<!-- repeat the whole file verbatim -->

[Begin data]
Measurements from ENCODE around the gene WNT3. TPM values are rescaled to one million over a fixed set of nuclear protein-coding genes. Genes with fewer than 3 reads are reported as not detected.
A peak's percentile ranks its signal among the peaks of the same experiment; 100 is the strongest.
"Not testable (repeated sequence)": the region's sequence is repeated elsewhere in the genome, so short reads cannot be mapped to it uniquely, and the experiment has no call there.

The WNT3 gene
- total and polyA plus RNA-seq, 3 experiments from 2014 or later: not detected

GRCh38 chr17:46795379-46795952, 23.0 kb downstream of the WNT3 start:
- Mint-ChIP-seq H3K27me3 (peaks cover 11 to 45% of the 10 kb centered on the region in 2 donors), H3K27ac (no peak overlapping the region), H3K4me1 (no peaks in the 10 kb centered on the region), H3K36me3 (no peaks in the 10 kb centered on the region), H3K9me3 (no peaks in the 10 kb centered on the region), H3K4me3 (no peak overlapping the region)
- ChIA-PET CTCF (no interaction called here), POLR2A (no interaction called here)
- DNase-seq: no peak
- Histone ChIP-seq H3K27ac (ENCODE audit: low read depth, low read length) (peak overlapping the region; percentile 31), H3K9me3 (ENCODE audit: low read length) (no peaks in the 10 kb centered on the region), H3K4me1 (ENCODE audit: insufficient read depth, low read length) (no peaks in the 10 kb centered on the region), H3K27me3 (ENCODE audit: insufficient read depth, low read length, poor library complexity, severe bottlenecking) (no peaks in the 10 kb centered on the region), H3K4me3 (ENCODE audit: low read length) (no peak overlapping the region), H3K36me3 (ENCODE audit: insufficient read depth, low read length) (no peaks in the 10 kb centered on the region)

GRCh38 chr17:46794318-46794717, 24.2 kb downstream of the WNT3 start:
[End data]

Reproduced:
Measurements from ENCODE around the gene WNT3. TPM values are rescaled to one million over a fixed set of nuclear protein-coding genes. Genes with fewer than 3 reads are reported as not detected.
A peak's percentile ranks its signal among the peaks of the same experiment; 100 is the strongest.
"Not testable (repeated sequence)": the region's sequence is repeated elsewhere in the genome, so short reads cannot be mapped to it uniquely, and the experiment has no call there.

The WNT3 gene
- total and polyA plus RNA-seq, 3 experiments from 2014 or later: not detected

GRCh38 chr17:46795379-46795952, 23.0 kb downstream of the WNT3 start:
- Mint-ChIP-seq H3K27me3 (peaks cover 11 to 45% of the 10 kb centered on the region in 2 donors), H3K27ac (no peak overlapping the region), H3K4me1 (no peaks in the 10 kb centered on the region), H3K36me3 (no peaks in the 10 kb centered on the region), H3K9me3 (no peaks in the 10 kb centered on the region), H3K4me3 (no peak overlapping the region)
- ChIA-PET CTCF (no interaction called here), POLR2A (no interaction called here)
- DNase-seq: no peak
- Histone ChIP-seq H3K27ac (ENCODE audit: low read depth, low read length) (peak overlapping the region; percentile 31), H3K9me3 (ENCODE audit: low read length) (no peaks in the 10 kb centered on the region), H3K4me1 (ENCODE audit: insufficient read depth, low read length) (no peaks in the 10 kb centered on the region), H3K27me3 (ENCODE audit: insufficient read depth, low read length, poor library complexity, severe bottlenecking) (no peaks in the 10 kb centered on the region), H3K4me3 (ENCODE audit: low read length) (no peak overlapping the region), H3K36me3 (ENCODE audit: insufficient read depth, low read length) (no peaks in the 10 kb centered on the region)

GRCh38 chr17:46794318-46794717, 24.2 kb downstream of the WNT3 start: